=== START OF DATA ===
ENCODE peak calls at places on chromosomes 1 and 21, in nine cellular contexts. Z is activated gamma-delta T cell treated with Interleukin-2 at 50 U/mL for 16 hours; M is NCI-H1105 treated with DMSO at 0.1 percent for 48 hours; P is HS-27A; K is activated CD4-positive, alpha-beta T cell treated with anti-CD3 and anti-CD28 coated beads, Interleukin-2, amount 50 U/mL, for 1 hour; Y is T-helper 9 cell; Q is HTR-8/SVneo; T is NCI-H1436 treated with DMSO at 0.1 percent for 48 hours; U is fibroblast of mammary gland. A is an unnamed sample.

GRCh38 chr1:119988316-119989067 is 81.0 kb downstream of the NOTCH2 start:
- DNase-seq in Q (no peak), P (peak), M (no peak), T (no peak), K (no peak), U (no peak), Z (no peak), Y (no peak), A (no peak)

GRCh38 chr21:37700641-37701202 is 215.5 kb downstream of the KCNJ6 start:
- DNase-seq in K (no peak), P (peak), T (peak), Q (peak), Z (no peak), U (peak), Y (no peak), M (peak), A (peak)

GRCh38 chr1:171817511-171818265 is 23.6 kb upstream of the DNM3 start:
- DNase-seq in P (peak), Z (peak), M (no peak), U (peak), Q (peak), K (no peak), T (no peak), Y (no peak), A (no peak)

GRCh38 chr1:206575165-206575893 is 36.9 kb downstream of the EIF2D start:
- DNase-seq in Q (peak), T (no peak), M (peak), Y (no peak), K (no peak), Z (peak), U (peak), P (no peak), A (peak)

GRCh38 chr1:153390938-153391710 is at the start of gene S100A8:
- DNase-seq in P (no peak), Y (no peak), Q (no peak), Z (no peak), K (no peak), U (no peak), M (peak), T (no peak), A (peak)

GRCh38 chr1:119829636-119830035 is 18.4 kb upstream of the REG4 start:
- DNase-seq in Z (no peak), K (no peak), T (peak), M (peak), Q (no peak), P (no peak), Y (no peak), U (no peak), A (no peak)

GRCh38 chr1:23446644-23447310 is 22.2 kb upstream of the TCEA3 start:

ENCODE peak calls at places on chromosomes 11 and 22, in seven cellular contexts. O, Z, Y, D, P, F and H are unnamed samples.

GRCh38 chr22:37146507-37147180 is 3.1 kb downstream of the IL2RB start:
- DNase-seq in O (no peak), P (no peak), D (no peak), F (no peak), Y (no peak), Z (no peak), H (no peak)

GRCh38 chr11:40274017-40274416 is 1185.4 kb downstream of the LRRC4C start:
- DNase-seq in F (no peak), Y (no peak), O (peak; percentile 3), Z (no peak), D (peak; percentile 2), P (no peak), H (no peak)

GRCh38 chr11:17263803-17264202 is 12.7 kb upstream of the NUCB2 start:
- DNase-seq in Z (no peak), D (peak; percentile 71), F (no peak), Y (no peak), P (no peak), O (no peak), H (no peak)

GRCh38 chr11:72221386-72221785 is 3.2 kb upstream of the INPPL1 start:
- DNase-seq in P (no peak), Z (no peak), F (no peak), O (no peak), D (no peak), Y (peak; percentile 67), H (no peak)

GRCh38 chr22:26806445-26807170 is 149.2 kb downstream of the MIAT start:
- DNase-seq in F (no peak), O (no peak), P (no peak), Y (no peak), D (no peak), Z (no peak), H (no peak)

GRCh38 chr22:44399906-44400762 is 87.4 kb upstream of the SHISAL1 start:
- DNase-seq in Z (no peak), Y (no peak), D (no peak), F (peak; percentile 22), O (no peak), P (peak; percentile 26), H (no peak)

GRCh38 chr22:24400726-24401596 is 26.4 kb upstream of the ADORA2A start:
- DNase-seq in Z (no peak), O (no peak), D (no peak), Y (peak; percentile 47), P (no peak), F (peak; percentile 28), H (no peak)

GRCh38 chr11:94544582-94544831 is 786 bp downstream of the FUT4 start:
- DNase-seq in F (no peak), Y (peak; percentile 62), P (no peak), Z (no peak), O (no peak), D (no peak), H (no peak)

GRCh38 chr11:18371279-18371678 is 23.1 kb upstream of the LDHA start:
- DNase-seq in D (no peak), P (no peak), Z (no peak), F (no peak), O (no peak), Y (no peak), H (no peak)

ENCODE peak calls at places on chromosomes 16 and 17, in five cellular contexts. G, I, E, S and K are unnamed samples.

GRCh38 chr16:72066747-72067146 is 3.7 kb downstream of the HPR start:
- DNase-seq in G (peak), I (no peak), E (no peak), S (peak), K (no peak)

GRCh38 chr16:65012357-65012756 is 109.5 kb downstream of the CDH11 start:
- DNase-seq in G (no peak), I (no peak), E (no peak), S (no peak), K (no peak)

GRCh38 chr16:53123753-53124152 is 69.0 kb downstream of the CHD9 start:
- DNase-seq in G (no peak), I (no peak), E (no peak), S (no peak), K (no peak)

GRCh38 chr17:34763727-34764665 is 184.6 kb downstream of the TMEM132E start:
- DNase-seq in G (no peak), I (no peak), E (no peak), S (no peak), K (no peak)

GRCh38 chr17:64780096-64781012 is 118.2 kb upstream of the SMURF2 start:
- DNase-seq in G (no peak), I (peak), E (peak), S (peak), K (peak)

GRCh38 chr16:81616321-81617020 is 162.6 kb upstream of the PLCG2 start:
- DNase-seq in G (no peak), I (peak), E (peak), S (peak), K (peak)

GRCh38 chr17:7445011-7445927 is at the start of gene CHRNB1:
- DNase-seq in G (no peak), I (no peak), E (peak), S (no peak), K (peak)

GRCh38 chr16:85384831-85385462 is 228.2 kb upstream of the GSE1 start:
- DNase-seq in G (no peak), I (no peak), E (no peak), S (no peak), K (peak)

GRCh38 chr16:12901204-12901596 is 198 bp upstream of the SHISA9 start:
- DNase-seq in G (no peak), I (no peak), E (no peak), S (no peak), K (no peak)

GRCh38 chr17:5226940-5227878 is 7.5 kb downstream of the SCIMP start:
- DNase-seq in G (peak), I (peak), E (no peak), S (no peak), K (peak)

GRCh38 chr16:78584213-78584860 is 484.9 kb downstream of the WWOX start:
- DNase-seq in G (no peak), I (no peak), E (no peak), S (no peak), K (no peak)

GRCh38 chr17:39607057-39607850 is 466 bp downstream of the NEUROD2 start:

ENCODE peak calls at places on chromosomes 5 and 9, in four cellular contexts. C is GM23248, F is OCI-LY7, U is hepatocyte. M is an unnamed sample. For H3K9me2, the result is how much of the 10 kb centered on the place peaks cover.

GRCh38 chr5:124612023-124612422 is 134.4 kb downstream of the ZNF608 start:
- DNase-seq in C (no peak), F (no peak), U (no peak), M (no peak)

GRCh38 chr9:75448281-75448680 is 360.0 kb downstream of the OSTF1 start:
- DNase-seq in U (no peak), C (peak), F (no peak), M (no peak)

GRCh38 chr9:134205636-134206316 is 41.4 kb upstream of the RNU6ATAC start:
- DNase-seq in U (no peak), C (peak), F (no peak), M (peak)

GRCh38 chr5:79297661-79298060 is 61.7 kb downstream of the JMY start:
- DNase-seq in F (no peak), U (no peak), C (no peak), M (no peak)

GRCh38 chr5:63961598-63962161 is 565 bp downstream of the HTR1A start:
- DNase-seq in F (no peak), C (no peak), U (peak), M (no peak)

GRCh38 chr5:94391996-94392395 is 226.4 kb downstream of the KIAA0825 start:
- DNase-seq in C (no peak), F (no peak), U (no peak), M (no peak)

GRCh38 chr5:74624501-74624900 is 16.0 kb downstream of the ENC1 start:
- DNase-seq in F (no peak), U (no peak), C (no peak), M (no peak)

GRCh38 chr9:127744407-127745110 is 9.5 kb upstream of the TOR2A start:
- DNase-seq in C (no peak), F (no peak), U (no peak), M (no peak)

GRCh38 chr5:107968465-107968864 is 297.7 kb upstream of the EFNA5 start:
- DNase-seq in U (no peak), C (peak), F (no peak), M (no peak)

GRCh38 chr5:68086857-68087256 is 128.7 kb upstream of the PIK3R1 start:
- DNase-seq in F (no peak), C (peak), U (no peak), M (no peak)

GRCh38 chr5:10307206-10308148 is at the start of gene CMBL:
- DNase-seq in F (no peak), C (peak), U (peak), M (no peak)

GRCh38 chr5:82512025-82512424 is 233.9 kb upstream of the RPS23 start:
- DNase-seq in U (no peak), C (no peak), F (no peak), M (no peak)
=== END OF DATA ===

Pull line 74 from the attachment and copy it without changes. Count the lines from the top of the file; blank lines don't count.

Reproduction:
- DNase-seq in C (no peak), F (no peak), U (no peak), M (no peak)